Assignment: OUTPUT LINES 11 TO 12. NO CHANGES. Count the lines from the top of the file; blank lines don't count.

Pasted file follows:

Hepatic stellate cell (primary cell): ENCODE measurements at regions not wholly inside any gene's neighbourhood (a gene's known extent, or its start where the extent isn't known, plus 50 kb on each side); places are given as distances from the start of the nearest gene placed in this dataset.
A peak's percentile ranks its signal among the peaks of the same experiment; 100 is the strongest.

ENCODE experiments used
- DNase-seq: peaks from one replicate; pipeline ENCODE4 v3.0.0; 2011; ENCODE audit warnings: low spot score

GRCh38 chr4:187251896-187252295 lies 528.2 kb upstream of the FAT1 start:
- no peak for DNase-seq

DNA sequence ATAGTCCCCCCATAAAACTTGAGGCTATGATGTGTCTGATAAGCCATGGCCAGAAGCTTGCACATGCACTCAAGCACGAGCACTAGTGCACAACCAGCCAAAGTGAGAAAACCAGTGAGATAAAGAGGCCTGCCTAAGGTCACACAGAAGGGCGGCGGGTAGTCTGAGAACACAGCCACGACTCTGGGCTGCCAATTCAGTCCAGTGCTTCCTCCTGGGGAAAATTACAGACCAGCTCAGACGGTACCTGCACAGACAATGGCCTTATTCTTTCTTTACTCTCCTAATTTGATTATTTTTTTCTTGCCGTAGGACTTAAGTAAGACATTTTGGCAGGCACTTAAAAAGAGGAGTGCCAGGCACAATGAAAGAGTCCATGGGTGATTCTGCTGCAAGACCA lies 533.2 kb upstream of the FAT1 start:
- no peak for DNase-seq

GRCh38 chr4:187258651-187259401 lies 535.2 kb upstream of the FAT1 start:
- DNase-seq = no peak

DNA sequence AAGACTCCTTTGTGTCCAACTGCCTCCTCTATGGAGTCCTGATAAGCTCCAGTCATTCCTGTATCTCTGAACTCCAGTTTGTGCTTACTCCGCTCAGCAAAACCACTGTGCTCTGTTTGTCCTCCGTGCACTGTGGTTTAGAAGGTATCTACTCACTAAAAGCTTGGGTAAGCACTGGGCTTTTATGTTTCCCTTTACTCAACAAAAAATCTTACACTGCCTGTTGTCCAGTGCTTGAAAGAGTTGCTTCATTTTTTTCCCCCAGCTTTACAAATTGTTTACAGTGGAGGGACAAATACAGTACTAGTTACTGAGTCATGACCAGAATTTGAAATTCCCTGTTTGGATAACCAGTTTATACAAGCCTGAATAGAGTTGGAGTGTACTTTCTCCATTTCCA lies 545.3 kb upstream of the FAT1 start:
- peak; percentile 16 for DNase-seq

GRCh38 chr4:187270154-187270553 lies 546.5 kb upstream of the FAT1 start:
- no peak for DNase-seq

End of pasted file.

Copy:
DNA sequence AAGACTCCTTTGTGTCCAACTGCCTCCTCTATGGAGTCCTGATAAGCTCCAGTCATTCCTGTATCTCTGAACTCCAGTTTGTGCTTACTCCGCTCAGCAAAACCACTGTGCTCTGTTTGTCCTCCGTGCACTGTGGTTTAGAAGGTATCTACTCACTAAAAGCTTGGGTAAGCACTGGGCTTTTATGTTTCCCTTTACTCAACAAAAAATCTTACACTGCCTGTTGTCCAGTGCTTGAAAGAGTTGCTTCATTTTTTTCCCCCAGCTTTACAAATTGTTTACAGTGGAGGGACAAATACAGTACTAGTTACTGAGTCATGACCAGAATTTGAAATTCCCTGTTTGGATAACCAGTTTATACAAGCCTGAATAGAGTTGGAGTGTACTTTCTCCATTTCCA lies 545.3 kb upstream of the FAT1 start:
- peak; percentile 16 for DNase-seq